CID dumps suspects at psychiatric Hospital -Nurse laments.
Aside not getting enough funds to cater for patients, Mr Eugene Amponsah Danquah, a Senior Staff Nurse at the Special Ward of the Accra Psychiatric Hospital has revealed to The Chronicle that the shirking of responsibility by the Criminals Investigation Department (CID) Officers has turned the ward into a prison.
According to the Mr Danquah, the refusal and lack of interest that the CID has exhibited in the handling of the mental patients over the years, has caused overcrowding, as patients are made to stay longer than they are supposed to.
'We have people in prison who were supposed to be on remand, but because the CID doesn't follow up, they remain there forever. That is what is happening at this ward. It's like you are serving a jail sentence. The CID personnel don't follow up.
'We have people who have spent close to 18 years and are still here. They have been cured but they can't be discharged because we don't have the mandate to do so,' he said.
Explaining how the procedure of discharging patients work, the Senior Staff Nurse who has been working at the hospital for five years but has been at the ward for a year, said that the special ward, which forms part of the 18 wards at the hospital was built to cater for individuals who committed crime but are of unsound mind.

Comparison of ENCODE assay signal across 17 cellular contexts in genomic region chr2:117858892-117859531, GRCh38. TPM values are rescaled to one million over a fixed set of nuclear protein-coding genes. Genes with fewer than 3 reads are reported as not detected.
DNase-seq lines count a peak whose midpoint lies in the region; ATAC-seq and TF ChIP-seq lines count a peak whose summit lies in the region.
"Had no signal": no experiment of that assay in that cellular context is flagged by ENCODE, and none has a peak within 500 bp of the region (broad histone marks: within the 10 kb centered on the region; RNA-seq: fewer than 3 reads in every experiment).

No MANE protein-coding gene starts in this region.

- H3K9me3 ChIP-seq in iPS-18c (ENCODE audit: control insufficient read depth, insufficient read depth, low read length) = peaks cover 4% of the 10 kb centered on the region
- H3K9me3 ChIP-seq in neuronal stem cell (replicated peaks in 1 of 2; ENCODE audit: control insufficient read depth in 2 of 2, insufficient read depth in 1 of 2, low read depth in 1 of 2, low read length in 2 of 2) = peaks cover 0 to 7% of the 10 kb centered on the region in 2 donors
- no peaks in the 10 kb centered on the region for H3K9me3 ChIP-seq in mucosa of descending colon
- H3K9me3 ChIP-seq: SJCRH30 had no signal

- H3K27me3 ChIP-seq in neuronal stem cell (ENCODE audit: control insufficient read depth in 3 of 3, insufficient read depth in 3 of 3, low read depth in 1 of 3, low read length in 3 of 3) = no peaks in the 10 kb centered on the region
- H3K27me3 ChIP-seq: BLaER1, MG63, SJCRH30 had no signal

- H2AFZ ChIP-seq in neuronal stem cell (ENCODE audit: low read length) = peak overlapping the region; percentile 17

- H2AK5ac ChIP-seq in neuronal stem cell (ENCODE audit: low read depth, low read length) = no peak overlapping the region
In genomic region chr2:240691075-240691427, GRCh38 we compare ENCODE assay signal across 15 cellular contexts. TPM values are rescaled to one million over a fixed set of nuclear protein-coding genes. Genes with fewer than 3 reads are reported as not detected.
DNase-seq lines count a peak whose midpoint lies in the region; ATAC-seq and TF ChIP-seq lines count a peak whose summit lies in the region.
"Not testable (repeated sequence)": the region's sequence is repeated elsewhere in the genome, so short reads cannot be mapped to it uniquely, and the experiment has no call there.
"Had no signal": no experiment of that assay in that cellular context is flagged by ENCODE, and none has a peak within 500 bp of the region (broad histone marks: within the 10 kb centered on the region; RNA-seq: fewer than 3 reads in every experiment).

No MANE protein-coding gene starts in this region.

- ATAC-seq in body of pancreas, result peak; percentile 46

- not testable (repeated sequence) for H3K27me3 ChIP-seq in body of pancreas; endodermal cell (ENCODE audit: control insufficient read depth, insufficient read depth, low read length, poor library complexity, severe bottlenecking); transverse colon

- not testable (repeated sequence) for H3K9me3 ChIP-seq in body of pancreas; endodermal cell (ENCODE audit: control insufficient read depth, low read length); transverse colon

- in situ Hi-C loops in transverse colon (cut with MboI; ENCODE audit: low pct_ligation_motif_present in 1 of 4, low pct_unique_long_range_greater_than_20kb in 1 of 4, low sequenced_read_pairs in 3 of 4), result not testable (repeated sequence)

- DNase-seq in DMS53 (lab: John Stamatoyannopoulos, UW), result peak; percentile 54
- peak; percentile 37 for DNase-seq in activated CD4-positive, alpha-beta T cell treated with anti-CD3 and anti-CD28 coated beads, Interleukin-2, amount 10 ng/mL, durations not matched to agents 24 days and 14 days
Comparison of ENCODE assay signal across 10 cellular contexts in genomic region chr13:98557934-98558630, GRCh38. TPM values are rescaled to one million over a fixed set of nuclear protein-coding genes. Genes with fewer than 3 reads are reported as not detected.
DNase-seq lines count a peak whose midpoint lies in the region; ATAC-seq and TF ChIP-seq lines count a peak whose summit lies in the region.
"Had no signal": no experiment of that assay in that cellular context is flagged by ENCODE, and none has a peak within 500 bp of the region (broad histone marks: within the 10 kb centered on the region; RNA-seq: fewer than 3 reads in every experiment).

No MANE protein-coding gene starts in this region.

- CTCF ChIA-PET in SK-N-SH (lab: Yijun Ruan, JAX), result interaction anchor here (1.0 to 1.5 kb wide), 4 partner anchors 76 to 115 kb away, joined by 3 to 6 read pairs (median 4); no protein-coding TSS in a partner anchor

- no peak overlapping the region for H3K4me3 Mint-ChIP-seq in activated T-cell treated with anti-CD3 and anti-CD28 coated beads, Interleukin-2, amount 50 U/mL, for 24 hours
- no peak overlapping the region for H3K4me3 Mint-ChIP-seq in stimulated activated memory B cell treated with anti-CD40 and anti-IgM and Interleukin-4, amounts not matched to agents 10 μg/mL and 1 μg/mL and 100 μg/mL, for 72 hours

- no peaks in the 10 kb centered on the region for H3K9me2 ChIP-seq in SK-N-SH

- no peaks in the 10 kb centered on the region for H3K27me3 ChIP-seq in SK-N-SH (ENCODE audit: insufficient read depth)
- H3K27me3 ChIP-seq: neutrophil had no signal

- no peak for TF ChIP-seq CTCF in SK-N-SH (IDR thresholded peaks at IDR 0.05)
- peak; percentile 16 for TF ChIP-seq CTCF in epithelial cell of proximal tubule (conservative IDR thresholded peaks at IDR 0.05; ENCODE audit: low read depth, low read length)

'For instance, if a person goes to kill and the court realises that the individual is not acting normal, the court then brings the person to the ward for observation', he explained.
He stated that the CID officials were usually the ones who bring the patients to the ward and hence are responsible for discharging them.
But over the years, the officials have refused following up on the patients, a situation that has caused most cured patients to stay at the ward longer than expected.
He indicated that the ward, which consists of two dormitories, eleven cubicles, three stores and a seclusion room was constructed to accommodate eighty patients at a time, but it now houses 136 patients.
Out of these 136 patients, 111 were brought in by CID officials from the court, while the remaining ones were brought in by family and friends and benevolent Ghanaians.
'If the CID were to follow up on these 111 patients, it would have saved us some space', he said.
Aside the CID officials causing overcrowding, Mr Amponsah also observed that stigmatisation was one of the factors causing overcrowding at the ward.
According to him, 'people are not willing to go home because of the fear of being discriminated against by society and would rather stay here'.
Mr Amponsah also bemoaned the lack of infrastructural development not taking place at the hospital. He indicated that ever since the establishment of the hospital in 1904, it has not seen any major renovation and called on authorities to demolish the structure and rebuild it.
But aside Mr Amponsah, the Director of the Hospital has also called for the demolition of the building. She indicated that aside the treatment of patients, the hospital also trains health personnel hence deserves an ultra-modern facility.
She said an ultra-modern facility would even help people recover from their illness earlier and reduce the stigma that's being attached to the place.